We're in an industry that loves best practices, but A/B and multivariate testing is famous for busting apart our sacred cows and proving that not all generally accepted BP's are optimal for every business. Ironically, conversion optimization has its own best practice myths that need to be busted. Let's look at 5.
1. Users don't read
Anyone who's read Steve Krug's classic Don't Make Me Think knows that users don't read word for word what's on your website. They'll easily miss instructions, confirmation emails, headlines, ads, fine print, etc, or scan long blocks of text, and usability research backs this up. Where this best-practice can become dangerous advice is when it's misunderstood that people don't read long copy ever. Avoiding long product page or landing page copy because of the adage "users don't read" means you could be leaving dollars on the screen. There are many cases where long copy outperformed short. The key is apply principles of online copywriting (write succinctly, use bullet points and headings, avoid jargon, write persuasively, etc). And of course, test.
2. Users don't scroll
Some users scroll, some don't. But many marketers hold to the idea that users don't scroll, so design everything above the fold. It's just not so. CX Partners ran over 800 tests and found only 3 occasions where the fold was a hindrance to users finding the information they want. What's more, the design constraints of working within magical fold dimensions can actually hurt your conversion rates. Trying to pack too much content into too little space creates noise and distractions. This is a key myth to bust in the age of mobile web design. It's still safe to say users tend not to scroll horizontally, and pinch and zoom is a pain. Vertical scrolling is inevitable on mobile devices, but the pain can be minimized with expand/collapse sections and read-more buttons. That said, eye-tracking research still shows attention drops off below the fold, so your most important content should still remain above.
3. People always are impressed by social proof
Social proof can be a powerful conversion factor, but it's not one that should go untested. We covered 2 examples in a previous Get Elastic article When Social Proof Doesn't Work. It comes down to what's the primary motivation for a user to accept your offer, be it a sale, subscription, opt-in, or social share. Money Supermarket tested prices against consumer ratings - the prices won out (see the full case study at WhichTestWon).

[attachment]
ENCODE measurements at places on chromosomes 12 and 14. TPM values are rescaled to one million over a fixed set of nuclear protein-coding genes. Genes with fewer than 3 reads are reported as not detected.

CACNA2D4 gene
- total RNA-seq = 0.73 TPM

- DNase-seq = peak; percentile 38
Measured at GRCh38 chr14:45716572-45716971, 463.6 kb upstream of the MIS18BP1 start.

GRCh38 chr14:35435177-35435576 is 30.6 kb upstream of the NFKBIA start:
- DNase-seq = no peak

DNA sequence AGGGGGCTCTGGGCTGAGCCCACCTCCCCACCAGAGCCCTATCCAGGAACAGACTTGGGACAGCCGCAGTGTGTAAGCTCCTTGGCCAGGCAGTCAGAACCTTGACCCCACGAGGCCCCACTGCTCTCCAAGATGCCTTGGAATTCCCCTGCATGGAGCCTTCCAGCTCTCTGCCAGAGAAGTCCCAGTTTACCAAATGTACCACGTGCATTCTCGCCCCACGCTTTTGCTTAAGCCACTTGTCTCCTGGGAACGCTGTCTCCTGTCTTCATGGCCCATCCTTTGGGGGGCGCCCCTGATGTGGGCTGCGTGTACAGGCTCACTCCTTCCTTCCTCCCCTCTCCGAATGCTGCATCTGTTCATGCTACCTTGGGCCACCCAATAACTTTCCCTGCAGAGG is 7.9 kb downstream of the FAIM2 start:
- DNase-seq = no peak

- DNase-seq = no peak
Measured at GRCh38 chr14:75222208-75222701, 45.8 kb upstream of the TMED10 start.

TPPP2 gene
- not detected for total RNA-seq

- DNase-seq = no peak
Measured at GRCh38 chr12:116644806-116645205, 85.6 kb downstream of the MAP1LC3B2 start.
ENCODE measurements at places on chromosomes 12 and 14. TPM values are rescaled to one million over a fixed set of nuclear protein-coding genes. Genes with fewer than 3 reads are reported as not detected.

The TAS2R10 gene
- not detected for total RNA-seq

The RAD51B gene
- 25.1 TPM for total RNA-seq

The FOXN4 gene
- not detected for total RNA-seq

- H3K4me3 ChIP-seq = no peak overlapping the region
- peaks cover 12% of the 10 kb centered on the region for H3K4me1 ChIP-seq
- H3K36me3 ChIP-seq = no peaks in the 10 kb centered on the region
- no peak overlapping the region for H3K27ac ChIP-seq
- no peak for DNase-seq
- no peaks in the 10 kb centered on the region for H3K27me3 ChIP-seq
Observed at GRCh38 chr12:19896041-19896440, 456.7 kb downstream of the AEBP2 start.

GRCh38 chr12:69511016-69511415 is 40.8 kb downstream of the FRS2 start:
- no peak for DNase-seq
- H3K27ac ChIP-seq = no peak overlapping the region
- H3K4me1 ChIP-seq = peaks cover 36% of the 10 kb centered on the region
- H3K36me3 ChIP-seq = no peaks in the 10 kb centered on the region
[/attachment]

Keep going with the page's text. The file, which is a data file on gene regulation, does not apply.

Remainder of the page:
DIYthemes acquired twice as many email sign ups with its simple form (center) vs. the ones that list subscriber count.
There are plenty of great case studies where testimonials, product ratings, subscriber counts, Cnet ratings and the like helped conversion greatly. The key is to not assume using social proof is a silver bullet and neglect to test it.
4. Your HiPPO is a clueless dinosaur
If you believe your HiPPO (highest paid person in the organization) is a dinosaur that doesn't know about modern web marketing and is nothing but a roadblock to your testing liberty, think again. Your HiPPO is likely your HiPPO because of a solid track record in business, management or leadership, even if his or her skill-set doesn't include A/B and multivariate testing. It can be frustrating when your HiPPO doesn't see the value in testing investment,. But an attitude of HiPPO as clueless dinosaur is dangerous, it hinders your ability to learn from others and will make you hate your job, and this attitude will likely seep through in your "pitches" for testing programs. Instead, take time to learn what keeps your HiPPO up at night, and communicate how your approach to testing can help them ease the FUD in their own jobs. And approach the subject with a dose of humility.
5. A/B testing will fix your conversion problems
You can get tremendous wins with A/B and multivariate testing, you can also get minimal gains. Sometimes lacklustre conversion is less about elements of the presentation layer and more about other factors, like:
- site performance (page load speed)
- product (availability, selection of merchandise)
- business policies (shipping charges, pricing, returns process, etc)
- lack of a strong value proposition (often out of control of the conversion optimizer, it's a business strategy or brand positioning issue)
- an industry where the buying cycle is relatively long
The answer is sometimes not more and more conversion tests, but addressing the non-UX factors of why people buy from you and your competition.